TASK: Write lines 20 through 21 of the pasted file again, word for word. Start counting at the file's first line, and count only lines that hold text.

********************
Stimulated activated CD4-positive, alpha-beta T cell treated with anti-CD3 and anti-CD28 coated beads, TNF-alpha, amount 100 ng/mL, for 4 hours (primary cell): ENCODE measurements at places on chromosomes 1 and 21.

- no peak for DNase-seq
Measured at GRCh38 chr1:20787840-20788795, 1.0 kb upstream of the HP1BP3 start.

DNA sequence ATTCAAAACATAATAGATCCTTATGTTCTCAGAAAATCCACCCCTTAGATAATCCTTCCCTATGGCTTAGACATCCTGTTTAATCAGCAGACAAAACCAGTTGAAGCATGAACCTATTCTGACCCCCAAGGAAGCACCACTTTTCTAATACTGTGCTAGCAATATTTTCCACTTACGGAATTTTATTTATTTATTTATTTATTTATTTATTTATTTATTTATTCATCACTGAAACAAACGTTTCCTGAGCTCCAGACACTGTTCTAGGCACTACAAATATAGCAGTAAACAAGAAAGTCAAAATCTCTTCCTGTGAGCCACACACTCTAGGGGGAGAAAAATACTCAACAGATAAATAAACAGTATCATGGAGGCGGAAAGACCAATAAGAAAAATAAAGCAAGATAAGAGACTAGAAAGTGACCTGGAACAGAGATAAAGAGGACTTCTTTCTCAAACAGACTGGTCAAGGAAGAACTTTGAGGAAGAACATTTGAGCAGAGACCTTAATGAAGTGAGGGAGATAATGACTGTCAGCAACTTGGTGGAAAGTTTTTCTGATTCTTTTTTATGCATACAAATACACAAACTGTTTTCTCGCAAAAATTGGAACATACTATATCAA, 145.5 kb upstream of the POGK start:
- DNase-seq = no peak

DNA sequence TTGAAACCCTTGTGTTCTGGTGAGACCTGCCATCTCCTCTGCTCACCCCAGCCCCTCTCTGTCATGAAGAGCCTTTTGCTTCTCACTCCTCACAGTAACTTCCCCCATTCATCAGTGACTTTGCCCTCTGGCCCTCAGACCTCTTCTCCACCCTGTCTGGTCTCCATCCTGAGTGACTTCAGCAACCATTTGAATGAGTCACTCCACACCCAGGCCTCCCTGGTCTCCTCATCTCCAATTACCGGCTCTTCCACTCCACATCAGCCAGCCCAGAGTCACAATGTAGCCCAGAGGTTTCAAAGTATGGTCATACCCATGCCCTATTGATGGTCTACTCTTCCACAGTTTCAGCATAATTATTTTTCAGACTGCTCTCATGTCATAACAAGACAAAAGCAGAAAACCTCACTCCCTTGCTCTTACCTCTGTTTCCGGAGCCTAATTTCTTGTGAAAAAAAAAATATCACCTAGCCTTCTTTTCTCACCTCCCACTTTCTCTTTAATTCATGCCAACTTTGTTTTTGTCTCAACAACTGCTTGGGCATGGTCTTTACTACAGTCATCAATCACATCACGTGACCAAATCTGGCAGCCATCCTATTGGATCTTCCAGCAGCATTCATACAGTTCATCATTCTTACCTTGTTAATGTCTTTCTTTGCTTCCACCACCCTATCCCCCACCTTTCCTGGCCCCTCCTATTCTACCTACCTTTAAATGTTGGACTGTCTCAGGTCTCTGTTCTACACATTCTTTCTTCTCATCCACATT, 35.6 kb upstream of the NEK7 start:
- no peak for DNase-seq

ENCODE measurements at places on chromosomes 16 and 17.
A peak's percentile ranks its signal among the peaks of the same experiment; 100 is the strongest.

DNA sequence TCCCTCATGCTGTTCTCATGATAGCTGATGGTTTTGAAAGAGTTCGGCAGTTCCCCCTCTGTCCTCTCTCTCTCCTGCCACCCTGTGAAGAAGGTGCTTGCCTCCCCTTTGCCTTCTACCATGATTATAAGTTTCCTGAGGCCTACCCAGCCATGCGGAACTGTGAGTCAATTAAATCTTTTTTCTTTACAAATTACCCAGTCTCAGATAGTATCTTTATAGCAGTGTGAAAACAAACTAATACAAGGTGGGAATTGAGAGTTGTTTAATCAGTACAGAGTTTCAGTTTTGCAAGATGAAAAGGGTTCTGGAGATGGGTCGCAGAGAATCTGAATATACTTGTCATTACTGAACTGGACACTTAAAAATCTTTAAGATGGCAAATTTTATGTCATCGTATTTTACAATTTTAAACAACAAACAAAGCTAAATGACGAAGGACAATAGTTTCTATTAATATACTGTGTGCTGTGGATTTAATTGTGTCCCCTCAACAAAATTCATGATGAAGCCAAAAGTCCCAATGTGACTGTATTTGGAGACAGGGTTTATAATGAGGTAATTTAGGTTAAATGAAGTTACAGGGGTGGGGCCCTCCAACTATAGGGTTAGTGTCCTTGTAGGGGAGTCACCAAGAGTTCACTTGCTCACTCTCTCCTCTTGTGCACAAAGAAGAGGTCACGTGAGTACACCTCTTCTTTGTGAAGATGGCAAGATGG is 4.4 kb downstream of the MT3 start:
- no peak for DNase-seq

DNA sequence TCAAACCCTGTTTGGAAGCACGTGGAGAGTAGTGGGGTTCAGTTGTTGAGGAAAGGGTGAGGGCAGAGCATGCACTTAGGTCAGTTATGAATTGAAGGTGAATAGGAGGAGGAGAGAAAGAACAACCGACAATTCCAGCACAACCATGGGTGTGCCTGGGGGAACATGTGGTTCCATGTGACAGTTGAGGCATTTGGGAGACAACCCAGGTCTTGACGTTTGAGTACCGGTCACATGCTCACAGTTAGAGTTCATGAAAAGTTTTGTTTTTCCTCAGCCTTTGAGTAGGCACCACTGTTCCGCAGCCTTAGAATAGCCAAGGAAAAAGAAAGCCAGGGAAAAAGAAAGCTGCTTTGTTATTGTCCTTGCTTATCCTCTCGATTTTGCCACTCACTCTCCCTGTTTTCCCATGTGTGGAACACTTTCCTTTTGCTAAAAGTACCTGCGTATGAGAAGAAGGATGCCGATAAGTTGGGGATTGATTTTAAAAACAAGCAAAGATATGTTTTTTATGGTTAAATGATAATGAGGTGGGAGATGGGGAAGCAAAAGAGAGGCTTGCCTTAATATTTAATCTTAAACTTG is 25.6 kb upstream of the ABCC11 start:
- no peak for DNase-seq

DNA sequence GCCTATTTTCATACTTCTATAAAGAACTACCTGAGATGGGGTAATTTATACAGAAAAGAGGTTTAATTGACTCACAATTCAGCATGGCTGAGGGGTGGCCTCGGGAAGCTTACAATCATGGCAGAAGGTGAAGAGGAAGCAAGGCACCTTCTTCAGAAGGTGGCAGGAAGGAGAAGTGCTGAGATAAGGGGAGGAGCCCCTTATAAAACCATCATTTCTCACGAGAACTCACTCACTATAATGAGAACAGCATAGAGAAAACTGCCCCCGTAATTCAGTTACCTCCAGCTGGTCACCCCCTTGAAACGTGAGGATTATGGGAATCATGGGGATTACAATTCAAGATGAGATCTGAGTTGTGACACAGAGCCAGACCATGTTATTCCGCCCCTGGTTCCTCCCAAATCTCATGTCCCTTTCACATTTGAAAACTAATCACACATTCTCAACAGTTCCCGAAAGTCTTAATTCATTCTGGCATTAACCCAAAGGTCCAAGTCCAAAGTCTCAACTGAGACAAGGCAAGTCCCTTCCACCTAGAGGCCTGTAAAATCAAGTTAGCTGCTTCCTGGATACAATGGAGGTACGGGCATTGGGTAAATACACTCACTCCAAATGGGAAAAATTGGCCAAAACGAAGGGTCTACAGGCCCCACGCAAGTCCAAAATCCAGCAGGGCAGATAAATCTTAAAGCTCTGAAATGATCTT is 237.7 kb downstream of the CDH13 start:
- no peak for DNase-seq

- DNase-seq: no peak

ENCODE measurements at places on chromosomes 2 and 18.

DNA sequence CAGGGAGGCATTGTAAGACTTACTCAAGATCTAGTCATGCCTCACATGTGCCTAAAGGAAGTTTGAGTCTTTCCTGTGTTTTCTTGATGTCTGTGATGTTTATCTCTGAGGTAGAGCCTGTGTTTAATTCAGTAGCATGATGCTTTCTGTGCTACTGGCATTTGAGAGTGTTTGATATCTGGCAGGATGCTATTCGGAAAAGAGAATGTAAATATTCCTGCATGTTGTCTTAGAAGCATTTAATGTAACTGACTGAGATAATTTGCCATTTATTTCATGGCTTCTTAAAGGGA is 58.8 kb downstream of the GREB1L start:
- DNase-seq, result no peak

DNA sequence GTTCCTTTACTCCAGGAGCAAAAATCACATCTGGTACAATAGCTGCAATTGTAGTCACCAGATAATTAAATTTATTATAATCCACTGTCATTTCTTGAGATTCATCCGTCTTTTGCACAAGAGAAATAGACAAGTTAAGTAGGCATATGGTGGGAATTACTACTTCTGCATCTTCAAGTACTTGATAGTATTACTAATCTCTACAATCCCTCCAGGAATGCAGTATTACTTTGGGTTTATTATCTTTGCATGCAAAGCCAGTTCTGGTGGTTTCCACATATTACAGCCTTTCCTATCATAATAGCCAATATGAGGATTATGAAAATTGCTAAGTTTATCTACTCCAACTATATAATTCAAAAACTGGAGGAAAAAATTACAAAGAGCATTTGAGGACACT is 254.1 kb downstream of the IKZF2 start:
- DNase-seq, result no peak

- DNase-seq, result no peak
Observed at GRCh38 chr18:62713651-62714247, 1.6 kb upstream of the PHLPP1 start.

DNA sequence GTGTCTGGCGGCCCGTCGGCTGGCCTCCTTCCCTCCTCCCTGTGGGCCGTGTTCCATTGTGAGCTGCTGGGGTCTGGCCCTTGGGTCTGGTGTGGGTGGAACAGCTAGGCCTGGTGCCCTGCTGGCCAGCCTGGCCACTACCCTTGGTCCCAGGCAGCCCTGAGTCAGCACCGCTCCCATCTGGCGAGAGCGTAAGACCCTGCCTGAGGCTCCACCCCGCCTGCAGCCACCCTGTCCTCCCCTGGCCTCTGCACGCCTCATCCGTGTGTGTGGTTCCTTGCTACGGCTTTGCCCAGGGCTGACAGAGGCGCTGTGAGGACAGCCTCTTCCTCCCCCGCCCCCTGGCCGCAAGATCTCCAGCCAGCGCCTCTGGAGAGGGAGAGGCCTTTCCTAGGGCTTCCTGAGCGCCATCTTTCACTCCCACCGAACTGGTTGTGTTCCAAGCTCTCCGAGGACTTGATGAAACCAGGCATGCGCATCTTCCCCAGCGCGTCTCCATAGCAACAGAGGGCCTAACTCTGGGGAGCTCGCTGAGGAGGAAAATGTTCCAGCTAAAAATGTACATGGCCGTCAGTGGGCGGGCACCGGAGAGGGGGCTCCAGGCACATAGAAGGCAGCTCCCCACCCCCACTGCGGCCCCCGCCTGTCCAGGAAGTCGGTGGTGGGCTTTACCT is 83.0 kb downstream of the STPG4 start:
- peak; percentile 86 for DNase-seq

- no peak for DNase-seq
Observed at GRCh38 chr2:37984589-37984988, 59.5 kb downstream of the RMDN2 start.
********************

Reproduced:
DNA sequence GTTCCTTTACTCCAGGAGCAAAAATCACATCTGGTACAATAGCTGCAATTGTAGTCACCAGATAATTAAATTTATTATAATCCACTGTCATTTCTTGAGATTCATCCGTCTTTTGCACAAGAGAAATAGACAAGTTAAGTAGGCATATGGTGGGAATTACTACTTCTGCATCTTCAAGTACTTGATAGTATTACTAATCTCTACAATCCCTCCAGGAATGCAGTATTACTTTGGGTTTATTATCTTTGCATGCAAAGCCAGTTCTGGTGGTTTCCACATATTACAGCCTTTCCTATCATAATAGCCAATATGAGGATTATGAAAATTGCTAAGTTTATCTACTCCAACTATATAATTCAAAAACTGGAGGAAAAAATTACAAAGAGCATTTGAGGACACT is 254.1 kb downstream of the IKZF2 start:
- DNase-seq, result no peak